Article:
Best video clips of August
Lifestyle

Best video clips of August

Flying anchor, Ben Ainsley's icy Challenge, a spicy couple of yachtsmen from Italy, a magical hill and much more.
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August began with an entertaining video from the Perini Navi shipyard, which captures the process of installing the mast on the sailboat Perseus^3. The mast height is 75.8 meters and weighs 16.4 tons. It is one of the three highest masts in the world. The largest crane in Philadelphia was part of the installation process.

On August 4th, barque «Cruzenshtern» sank a tugboat with the saying name Diver Master as it left the marina of the Danish island of Fano. The sailors of the big sailing ship filmed what happened.

Who is to blame for the incident is a controversial question, but «Kruzenshtern» has already felt the consequences: England has forbidden him to participate in the Falmouth Tall Ships during the trial.

Perhaps if the main protagonists from the previous video had talented teachers such as Peter DiLalla from Maine, the accident could have been prevented. To facilitate the learning of the yachting skills of his men, Dialla wrote and performed a rap in which he masterfully rhymed the basic yachting terms.

For the fans of sailing, we have saved one and a half hours of live broadcast of the final 5th stage of the Extreme Sailing Series, where the crews of Extreme 40 cataramans show persistent and beautiful struggle for medals.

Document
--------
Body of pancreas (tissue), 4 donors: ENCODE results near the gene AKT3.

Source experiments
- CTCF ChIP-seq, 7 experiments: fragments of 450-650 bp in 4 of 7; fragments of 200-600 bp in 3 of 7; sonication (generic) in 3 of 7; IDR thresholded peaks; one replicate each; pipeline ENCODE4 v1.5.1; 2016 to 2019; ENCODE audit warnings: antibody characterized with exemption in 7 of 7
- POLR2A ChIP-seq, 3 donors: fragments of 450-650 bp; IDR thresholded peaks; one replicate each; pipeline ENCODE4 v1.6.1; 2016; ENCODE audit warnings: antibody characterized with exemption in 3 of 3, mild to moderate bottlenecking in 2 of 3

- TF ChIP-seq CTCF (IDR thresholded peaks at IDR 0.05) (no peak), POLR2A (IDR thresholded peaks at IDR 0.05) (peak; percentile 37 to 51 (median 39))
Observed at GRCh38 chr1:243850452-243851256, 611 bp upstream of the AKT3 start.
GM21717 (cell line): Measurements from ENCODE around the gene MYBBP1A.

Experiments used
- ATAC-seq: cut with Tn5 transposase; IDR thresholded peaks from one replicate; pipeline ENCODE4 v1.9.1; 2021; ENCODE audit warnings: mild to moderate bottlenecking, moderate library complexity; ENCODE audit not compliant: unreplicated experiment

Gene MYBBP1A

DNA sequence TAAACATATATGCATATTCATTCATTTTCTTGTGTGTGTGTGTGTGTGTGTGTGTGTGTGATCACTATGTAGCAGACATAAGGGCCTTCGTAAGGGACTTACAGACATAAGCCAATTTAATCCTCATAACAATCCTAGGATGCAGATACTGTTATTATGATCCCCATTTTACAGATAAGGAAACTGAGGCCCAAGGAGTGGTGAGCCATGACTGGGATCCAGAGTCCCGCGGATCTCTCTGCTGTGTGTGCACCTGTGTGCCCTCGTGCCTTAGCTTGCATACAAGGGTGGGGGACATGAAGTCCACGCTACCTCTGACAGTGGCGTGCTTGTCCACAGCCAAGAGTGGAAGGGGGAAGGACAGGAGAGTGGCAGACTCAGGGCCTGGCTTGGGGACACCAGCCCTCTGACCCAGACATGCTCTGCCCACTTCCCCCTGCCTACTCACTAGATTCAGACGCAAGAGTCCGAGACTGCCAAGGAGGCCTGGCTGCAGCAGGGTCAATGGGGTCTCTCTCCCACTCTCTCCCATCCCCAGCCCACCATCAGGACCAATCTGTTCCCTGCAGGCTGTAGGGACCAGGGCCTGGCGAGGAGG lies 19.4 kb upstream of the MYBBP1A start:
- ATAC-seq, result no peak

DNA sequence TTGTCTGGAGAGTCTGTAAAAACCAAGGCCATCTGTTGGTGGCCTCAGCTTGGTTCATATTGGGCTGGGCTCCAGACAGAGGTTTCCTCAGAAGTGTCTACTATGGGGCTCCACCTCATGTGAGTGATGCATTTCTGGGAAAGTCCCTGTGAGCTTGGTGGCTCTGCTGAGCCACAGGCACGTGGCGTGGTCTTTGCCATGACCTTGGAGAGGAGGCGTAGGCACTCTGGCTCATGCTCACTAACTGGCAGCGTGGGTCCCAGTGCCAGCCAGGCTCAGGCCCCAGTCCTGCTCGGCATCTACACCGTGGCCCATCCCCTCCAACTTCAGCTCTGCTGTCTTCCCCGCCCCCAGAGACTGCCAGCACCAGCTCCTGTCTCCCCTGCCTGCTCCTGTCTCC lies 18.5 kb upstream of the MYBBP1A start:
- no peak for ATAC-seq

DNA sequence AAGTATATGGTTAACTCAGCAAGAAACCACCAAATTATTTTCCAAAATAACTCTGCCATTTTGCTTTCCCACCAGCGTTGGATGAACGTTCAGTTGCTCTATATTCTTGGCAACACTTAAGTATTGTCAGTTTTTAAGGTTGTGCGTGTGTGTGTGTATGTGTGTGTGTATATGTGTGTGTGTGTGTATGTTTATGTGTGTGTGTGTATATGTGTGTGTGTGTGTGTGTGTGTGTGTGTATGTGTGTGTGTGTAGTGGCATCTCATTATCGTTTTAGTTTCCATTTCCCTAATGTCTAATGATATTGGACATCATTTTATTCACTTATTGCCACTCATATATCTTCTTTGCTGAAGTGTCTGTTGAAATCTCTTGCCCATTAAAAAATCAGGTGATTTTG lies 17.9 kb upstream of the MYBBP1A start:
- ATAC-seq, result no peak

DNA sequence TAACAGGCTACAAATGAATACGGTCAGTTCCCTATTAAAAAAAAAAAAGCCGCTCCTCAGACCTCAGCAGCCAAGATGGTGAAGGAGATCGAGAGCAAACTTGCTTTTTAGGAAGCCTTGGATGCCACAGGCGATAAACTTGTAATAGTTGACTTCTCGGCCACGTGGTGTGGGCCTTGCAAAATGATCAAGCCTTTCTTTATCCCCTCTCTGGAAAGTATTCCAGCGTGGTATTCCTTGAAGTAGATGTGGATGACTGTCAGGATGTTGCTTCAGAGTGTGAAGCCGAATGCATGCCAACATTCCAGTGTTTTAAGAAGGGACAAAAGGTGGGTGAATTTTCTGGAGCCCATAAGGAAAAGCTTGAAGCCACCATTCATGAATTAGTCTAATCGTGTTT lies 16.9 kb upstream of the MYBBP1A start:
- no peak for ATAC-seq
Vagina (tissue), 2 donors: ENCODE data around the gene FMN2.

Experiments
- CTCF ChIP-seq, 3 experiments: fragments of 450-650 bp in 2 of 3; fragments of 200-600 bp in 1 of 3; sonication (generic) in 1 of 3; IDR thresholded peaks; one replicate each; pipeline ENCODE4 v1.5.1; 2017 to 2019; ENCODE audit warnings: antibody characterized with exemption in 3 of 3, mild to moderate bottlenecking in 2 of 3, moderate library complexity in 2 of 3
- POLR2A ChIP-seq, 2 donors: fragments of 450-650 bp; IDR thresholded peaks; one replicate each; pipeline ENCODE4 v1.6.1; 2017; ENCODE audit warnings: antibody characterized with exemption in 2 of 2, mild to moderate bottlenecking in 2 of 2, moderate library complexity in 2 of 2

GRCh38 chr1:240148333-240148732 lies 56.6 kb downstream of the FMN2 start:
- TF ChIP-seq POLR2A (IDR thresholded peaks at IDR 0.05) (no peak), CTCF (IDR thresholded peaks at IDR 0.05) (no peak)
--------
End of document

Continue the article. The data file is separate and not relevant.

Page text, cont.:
Some of the Extreme Sailing Series members lacked the coolness of the Bristol Channel and decided to refresh themselves. Right there in Cardiff, three of the New Zealand team's yachtsmen bravely poured ice water into their wetsuits.

They were joined by Sir Ben Ainsley of J.P. Morgan BAR.

This was how the yachtsmen participated in the main flash mob of the month - Ice Bucket Challenge. As part of the flash mob, the stars pour ice water on themselves and put out a video to draw attention to the study of incurable disease - amyotrophic lateral sclerosis.

There's a couple here who could use a little chilling, too. They're the protagonists of our next video, shot in Italy by the beach of San Terenzo. The sailboat's anchor couldn't withstand the force of the waves and the boat went on a dangerous drift. To save the boat, two lifeguards came to it. But at the last moment a completely naked couple ran out of the lower deck: under the rapturous applause of the spectators he started the engine, and she hurried to pull out the anchor. How could these two not notice that the anchor was no longer holding the boat? What can you say, Italians are a passionate nation!

Perhaps a couple from the previous story would have benefited from that.

The video is old, but it suddenly takes a second breath. Advertisement flying anchor Flook 1989 was dug by a user of the popular blog sailinganarchy.com. The invention of Dulhunty Anchors, first shown 25 years ago on the Sydney International Bot Show and still in production today, triggered a lively discussion. Some believe that a flying anchor that plans to go down and bury itself in the sand at some distance from the boat is a brilliant invention, especially as a stern anchor, while others call it stupid and useless.

Another archival video that came up in August is the Hook&Moor, a Swedish lug for light mooring patented by Roboship. It simultaneously pulls the mooring end through the mooring fish and brings it back.

And from the fresh water bike video we have from Schiller Sport. They promise they'll be on sale soon.

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